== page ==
Mon, Jun 17 2024 17 June, 2024

India struggles for gas supplies as LNG prices surge

Analysts say the only way forward amidst surging LNG prices is to steer India, Pakistan and Bangladesh towards more sustainable renewable energy sources.

Young girl studying at home with candlelight (Photo credit: Adobe Stock/Onuchcha)

LNG buyers in the South Asian nations India, Pakistan and Bangladesh, particularly Pakistan, are heading for their own winter of discontent as despite a plunge in the prices of the super-cooled fuel, it remains unaffordable, forcing them to ration supplies at the cost of economic growth and inconveniencing citizens.

Pakistan, which is facing both economic and political crisis, has been the worst hit due to a surge in LNG rates. But Bangladesh too is increasingly coming under pressure while India still remains relatively better as its dependence on gas is limited.

For Pakistan, gas crises in winters are not new as in the past supplies have come under pressure as spot prices usually move north during the winter. This time the situation is more precarious as the government’s foreign exchange reserves have been falling leading to a balance of payment crisis. For the week ended December 2, the reserves fell to a four-year low of $6.7 billion compared with on average $16.6 billion in January. Considering Pakistan’s total imports stood at $5.2 billion in November, the falling reserves have curtailed its ability to buy imported LNG.

“The gas crisis is because nobody is willing to sell spot cargoes to Pakistan as the banking risk has increased and Pakistan’s credit rating downgraded due to the political risk,” Former Finance Minister Omar Ayub Khan said on December 13.

Pakistan’s oil and gas import bill for the July-October period of the current financial year has surged 38% on year to $7.55 billion. Pakistan’s gas crisis has been lingering for years as successive governments have failed to find any lasting solution, with reserves depleting by about 10% every year. However it has not been able to attract overseas explorers to invest upstream due to high market risk, political instability and security issues.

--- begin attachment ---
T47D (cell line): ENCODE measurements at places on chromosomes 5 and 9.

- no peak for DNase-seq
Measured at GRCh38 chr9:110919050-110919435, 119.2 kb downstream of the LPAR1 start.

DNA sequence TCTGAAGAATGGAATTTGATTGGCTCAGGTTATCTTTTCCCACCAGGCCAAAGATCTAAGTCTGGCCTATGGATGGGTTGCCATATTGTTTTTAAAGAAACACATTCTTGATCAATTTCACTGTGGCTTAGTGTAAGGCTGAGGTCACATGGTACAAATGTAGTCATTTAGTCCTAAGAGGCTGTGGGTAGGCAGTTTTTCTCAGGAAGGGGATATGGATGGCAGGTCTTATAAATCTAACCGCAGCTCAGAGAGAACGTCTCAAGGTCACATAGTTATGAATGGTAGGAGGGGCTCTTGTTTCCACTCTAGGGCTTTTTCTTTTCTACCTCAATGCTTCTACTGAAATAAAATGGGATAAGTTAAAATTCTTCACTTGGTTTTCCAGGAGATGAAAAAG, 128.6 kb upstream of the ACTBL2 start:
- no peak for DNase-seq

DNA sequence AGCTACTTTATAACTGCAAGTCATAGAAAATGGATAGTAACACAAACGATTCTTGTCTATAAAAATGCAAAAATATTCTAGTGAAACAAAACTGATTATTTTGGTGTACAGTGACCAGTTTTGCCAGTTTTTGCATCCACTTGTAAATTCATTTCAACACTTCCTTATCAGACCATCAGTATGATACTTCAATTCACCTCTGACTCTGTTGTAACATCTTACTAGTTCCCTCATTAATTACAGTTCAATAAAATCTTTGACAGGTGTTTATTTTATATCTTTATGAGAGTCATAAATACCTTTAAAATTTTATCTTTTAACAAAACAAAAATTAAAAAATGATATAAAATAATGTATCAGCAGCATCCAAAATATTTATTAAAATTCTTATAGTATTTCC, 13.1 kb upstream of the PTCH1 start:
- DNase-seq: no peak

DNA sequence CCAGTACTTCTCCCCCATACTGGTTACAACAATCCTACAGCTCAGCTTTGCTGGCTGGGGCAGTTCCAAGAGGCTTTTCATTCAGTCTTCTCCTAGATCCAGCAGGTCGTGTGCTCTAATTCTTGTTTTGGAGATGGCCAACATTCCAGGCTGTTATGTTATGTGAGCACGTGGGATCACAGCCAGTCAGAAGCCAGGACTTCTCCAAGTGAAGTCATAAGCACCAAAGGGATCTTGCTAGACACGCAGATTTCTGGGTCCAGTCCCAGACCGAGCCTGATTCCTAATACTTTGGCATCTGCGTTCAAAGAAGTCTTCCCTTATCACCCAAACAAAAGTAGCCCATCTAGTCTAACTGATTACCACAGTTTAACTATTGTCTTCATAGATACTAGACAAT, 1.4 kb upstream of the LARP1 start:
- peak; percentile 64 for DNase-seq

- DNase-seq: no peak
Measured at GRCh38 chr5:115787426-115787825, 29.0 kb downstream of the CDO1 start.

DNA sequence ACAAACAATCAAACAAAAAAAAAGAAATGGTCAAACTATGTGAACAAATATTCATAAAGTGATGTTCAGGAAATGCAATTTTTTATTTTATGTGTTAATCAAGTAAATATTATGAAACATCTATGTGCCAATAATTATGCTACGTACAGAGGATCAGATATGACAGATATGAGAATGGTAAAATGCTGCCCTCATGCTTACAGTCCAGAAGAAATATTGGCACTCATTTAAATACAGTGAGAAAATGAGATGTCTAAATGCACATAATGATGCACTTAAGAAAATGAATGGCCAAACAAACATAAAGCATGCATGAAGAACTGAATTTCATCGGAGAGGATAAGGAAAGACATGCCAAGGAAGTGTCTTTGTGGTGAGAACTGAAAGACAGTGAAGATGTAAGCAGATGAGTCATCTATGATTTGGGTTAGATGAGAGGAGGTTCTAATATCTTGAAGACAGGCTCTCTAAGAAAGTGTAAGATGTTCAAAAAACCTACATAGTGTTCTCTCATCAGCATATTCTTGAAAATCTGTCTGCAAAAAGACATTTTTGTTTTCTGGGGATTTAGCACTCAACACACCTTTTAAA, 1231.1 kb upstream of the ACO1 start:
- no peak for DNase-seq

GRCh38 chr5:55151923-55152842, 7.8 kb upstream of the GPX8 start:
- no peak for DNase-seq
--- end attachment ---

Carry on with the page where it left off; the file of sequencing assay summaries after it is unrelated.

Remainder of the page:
The gas shortages have pushed the government to ration supplies with households getting supplies for only eight hours a day—three hours in the morning for preparing breakfast, two hours in the afternoon for lunch and three hours in the evening for dinner. Gas accounts for 42% of Pakistan’s primary energy needs and accounts for 32% of its power generation mix.

The Institute for Energy Economics and Financial Analysis (IEEFA) in a June report estimated that Pakistan’s LNG imports could rise to more than $32 billion in the fiscal year ending June 2030 from $2.6 billion in 2021, which will only exacerbate its energy insecurity and financial instability. The high LNG prices have already hurt its plans to double LNG import terminals to four and expand pipeline infrastructure.

Energy conundrum

Musadik Malik, Pakistan’s petroleum minister, has said that gas supplies in December and January will be better as the government has sourced an additional cargo for both months compared with last year. However, people are protesting due to supply shortages and companies are either shutting operations or scaling back production. Frontier Ceramics told stock exchanges on December 12 that it has decided to shut down its floor tile production plant for an uncertain period due to gas supply issues.